As a result of highly publicised food scandals (from Turkey Twizzlers to horse meat, to E. coli, campylobacter and salmonella) and growing consumer concern for animal welfare, the food industry has come under pressure to restore our confidence in the products on our supermarket shelves. While staying firmly on its problematic industrial course, it has responded with marketing ploys aiming to silence our doubts and perpetuate our shopping habits. Reassuring labels with a feel-good factor have flourished, seemingly re-establishing a lost connection with authenticity, but actually widening the gap between our largely romanticised vision of the food we buy and the often questionable ways in which it is produced.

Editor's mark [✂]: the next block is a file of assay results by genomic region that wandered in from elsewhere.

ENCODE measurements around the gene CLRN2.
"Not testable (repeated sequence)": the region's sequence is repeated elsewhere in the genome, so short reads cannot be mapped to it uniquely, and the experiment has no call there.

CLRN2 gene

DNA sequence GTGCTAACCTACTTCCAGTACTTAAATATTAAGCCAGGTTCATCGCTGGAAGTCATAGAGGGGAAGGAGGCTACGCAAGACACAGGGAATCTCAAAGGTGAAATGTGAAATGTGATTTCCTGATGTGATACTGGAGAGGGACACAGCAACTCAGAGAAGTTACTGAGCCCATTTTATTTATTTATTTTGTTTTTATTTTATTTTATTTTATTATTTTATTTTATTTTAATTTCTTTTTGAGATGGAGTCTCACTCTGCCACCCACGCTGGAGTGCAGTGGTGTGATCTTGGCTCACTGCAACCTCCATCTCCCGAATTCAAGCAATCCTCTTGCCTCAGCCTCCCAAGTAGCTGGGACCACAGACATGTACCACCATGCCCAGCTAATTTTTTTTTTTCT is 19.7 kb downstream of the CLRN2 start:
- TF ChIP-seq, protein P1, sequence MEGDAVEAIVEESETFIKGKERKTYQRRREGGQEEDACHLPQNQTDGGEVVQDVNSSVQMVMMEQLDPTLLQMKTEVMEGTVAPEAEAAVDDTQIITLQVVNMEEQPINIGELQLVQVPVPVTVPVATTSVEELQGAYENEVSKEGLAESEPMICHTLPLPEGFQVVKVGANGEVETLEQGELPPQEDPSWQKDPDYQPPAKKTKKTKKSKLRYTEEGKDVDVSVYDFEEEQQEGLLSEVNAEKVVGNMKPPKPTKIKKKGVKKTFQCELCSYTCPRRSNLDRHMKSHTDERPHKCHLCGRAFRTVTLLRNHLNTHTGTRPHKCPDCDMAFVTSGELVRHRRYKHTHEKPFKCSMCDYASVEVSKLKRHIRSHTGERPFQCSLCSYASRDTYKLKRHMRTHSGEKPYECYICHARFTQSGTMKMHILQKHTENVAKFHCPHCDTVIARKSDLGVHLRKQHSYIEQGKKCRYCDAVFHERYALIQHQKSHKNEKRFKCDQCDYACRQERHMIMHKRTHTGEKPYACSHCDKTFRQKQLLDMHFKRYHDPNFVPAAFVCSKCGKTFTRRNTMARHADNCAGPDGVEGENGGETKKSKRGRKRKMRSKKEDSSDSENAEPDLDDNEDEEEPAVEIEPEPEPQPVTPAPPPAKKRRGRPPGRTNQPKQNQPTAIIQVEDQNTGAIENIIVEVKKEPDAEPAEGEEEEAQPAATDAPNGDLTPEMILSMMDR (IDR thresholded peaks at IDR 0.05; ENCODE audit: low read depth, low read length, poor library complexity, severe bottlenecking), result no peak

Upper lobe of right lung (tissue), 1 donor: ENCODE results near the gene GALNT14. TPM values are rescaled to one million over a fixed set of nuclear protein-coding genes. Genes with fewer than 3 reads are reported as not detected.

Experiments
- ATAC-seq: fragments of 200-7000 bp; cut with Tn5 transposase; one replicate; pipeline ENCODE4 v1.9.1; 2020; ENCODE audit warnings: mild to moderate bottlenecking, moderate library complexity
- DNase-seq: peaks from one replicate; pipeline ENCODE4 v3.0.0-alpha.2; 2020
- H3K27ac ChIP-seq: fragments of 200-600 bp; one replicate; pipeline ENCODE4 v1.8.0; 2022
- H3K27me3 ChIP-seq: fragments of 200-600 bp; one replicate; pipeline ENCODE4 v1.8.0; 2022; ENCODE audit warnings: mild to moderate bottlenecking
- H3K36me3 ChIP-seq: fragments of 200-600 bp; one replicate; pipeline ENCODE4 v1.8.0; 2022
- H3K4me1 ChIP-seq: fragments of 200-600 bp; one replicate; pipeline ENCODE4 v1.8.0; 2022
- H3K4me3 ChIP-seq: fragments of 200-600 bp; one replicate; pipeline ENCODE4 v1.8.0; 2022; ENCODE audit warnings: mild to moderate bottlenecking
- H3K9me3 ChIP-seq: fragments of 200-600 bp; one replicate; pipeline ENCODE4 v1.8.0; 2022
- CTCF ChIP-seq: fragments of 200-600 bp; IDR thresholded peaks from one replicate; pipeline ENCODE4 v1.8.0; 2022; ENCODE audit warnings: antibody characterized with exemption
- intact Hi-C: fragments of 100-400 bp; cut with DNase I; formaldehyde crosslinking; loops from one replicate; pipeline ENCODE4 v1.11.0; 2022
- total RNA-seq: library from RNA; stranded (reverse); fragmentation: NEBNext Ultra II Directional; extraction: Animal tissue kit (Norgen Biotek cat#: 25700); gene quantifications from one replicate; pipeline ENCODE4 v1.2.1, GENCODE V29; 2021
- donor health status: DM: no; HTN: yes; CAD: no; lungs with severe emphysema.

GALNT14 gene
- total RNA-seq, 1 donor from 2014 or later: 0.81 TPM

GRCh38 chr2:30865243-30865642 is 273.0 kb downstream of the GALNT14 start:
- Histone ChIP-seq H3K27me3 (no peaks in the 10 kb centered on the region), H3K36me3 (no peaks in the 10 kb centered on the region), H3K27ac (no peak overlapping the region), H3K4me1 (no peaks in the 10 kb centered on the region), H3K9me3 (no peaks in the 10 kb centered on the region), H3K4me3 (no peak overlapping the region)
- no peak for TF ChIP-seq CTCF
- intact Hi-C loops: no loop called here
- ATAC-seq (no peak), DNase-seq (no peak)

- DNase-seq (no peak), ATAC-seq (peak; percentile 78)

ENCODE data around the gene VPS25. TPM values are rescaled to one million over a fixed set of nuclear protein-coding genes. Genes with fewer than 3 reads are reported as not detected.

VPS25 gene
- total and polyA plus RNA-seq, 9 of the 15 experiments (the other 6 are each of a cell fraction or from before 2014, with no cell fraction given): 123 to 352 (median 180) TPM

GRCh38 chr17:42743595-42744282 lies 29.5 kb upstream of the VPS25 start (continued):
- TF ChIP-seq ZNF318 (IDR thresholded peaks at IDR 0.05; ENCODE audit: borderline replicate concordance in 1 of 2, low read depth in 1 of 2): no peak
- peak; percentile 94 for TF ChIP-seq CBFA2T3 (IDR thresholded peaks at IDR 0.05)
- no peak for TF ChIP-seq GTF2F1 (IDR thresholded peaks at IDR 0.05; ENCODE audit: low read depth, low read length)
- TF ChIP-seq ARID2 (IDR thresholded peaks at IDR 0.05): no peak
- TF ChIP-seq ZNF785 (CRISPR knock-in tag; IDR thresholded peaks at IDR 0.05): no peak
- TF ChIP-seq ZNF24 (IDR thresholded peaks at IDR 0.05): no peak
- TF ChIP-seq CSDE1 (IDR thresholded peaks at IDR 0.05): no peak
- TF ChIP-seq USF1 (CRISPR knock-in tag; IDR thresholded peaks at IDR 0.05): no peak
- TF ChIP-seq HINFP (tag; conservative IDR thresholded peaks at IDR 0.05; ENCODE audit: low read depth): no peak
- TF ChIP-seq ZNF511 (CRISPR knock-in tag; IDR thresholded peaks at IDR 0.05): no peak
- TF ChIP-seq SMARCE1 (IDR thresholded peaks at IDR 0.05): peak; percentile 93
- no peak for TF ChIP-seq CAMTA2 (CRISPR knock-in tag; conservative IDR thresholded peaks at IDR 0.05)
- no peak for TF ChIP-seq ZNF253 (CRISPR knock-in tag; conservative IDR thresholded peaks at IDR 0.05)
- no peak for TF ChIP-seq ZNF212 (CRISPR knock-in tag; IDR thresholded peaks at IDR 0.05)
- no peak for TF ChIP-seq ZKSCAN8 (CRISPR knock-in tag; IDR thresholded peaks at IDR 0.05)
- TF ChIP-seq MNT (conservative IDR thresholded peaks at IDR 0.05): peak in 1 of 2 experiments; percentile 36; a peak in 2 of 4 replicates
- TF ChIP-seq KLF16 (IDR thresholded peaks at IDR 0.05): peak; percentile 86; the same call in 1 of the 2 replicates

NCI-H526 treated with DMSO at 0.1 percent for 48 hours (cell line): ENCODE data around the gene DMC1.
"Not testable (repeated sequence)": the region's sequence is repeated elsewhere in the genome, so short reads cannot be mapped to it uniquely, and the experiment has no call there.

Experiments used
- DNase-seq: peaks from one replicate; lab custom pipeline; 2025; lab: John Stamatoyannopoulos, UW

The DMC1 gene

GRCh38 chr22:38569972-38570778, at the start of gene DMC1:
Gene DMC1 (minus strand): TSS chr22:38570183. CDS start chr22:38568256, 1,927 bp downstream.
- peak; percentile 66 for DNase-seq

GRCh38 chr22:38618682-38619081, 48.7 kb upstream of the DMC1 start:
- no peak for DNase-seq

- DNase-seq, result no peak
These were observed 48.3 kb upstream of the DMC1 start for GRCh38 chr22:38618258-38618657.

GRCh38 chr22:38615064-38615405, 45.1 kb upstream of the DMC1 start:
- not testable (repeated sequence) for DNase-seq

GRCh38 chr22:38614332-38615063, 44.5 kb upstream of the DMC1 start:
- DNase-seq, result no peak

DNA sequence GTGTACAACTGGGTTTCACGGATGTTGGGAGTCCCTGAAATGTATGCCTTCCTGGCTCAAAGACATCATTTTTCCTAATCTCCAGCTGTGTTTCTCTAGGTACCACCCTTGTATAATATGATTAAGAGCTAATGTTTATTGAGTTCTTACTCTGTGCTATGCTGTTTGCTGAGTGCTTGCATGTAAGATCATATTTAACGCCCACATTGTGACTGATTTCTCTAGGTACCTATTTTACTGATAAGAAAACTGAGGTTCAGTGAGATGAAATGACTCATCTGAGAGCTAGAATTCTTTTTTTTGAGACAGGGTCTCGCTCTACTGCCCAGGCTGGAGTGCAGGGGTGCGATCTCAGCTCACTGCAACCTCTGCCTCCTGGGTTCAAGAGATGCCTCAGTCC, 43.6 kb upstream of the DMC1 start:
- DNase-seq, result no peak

Here are eight examples of misleading labels which, by the end of this article, should have lost any power to fool you :
1. "Natural" – The term conjures up reassuring pastoral scenes, but merely refers to processing levels. It describes food containing ingredients derived from nature rather than the work of man, but says nothing about conditions of production. For example, "natural" dairy products should be manufactured solely from milk and be free from other ingredients or additives (such as preservatives or flavourings). In other words, they should be plain. But the milk may still have come from an industrial farm operating "zero-grazing" systems where cows are kept permanently indoors and suffer high levels of lameness and mastitis – not something most consumers would consider "natural".